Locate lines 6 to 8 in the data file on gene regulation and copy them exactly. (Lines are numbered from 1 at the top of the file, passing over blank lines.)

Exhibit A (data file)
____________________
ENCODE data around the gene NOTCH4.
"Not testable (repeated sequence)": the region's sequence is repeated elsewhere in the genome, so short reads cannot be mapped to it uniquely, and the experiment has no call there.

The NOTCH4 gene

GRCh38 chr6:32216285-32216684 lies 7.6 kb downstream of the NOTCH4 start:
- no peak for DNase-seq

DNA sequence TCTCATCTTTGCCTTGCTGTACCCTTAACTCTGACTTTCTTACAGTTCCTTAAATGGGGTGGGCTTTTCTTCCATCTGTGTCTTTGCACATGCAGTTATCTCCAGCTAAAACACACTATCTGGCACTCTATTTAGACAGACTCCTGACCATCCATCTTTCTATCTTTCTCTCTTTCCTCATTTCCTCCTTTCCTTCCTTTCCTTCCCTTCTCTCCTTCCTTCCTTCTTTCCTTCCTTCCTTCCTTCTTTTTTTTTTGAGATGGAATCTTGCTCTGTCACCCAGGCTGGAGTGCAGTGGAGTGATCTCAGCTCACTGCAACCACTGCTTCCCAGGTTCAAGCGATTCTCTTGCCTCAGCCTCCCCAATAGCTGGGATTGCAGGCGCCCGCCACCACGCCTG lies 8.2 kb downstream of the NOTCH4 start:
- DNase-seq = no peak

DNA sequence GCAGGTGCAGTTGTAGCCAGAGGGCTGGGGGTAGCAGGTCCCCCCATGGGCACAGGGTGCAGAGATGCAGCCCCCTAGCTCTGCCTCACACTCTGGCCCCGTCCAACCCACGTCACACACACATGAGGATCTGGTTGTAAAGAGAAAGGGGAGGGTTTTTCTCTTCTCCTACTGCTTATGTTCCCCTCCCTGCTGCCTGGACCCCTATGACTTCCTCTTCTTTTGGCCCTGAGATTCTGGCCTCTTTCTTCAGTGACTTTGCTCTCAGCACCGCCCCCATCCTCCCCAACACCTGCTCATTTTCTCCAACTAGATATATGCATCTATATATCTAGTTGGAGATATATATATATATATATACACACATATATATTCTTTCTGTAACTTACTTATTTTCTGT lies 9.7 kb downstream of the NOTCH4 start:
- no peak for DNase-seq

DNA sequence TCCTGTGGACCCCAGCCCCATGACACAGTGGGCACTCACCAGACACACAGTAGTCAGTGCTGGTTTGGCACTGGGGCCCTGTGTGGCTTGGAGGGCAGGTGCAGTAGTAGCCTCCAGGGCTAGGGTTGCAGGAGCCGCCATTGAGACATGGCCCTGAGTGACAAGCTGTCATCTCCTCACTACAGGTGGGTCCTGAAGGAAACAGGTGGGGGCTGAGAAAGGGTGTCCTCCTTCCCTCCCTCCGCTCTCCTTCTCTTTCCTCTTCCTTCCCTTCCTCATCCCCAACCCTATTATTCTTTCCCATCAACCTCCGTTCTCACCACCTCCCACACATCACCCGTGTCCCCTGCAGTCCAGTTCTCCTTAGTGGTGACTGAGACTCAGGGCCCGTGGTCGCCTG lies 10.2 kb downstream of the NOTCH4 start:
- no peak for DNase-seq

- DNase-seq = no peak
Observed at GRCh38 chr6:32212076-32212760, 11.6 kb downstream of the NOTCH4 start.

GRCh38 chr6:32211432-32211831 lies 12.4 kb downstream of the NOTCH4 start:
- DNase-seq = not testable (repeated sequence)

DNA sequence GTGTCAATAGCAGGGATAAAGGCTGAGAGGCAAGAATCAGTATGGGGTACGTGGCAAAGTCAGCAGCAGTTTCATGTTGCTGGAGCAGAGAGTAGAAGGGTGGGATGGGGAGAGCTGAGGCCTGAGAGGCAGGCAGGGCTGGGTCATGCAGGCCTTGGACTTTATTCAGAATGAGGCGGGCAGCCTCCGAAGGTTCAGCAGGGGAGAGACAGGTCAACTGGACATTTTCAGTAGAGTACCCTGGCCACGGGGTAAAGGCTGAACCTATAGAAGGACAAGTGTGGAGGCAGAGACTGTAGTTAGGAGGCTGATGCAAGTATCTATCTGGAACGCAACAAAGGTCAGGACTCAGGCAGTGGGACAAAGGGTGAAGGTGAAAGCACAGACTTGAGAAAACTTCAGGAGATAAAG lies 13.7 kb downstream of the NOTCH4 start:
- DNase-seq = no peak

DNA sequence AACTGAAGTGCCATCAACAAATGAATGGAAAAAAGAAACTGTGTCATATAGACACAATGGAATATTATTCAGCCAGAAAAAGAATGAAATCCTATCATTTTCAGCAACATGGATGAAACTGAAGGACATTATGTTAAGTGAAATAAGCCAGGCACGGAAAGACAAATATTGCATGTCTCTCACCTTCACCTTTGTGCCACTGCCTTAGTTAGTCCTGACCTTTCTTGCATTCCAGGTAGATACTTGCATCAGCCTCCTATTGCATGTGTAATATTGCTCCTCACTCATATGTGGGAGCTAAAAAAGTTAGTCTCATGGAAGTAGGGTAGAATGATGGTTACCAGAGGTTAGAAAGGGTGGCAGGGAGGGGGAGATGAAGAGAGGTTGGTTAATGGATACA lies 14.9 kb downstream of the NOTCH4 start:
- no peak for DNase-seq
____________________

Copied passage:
DNA sequence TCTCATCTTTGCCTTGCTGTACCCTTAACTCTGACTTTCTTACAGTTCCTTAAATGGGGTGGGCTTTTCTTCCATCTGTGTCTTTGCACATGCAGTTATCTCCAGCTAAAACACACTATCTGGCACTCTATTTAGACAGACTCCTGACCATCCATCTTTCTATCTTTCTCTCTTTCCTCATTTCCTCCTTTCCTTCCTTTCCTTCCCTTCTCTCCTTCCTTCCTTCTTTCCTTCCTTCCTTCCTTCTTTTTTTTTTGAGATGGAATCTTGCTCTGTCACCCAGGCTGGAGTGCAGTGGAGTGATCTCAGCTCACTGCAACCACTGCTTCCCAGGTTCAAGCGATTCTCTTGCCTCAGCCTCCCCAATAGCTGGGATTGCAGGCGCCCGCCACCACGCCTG lies 8.2 kb downstream of the NOTCH4 start:
- DNase-seq = no peak

DNA sequence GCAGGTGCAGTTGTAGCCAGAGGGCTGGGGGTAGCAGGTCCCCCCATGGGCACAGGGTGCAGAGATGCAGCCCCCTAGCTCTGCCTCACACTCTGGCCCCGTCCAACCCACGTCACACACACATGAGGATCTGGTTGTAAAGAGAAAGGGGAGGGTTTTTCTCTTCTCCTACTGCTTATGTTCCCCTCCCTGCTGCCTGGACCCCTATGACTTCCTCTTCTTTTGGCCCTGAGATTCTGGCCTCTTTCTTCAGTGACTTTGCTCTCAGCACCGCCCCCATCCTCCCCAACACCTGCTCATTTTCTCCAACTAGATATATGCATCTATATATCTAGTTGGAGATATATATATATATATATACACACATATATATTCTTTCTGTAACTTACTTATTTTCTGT lies 9.7 kb downstream of the NOTCH4 start: